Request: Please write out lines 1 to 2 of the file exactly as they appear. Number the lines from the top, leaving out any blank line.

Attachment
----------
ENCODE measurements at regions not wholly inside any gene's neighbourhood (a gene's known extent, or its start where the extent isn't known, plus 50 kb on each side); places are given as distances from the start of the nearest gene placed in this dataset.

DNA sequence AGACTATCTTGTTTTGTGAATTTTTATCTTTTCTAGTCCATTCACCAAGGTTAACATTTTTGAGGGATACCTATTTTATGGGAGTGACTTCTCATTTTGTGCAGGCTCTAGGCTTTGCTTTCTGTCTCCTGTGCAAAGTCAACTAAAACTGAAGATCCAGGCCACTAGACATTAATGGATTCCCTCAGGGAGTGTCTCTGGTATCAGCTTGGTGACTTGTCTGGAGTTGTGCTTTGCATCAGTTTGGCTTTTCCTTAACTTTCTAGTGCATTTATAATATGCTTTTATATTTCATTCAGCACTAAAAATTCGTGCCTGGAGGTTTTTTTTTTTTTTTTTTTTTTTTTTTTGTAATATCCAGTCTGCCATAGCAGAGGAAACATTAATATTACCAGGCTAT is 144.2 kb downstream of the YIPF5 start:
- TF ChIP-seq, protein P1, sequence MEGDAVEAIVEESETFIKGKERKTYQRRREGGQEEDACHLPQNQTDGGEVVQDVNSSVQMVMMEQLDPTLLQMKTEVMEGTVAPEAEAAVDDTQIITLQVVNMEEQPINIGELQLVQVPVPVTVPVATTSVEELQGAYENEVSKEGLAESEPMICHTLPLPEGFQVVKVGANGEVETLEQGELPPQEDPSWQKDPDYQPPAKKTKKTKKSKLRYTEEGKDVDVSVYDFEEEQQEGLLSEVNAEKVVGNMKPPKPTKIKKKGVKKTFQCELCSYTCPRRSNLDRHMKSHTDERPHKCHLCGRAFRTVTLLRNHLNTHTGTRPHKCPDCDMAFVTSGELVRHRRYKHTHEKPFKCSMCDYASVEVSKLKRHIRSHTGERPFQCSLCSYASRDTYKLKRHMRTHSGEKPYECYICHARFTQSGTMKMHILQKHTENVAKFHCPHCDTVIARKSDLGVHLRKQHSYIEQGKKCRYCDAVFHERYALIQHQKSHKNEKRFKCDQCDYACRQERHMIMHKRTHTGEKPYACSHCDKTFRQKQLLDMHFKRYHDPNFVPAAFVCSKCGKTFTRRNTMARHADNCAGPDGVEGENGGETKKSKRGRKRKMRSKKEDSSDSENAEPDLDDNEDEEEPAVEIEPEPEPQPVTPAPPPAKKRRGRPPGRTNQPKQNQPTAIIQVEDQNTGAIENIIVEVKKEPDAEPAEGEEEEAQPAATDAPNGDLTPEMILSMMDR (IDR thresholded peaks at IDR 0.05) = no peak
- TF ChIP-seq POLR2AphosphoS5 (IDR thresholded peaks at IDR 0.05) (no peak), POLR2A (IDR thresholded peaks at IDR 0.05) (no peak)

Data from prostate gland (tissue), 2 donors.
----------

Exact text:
ENCODE measurements at regions not wholly inside any gene's neighbourhood (a gene's known extent, or its start where the extent isn't known, plus 50 kb on each side); places are given as distances from the start of the nearest gene placed in this dataset.

DNA sequence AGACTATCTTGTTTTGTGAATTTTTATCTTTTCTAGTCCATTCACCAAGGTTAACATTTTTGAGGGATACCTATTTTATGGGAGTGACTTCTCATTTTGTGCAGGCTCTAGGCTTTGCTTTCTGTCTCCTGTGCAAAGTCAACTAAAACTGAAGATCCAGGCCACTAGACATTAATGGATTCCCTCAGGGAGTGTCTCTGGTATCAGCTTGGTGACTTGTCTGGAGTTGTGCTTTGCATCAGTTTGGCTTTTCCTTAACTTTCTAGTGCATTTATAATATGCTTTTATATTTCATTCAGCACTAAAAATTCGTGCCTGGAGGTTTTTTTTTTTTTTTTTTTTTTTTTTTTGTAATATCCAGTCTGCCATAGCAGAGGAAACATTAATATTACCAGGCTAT is 144.2 kb downstream of the YIPF5 start: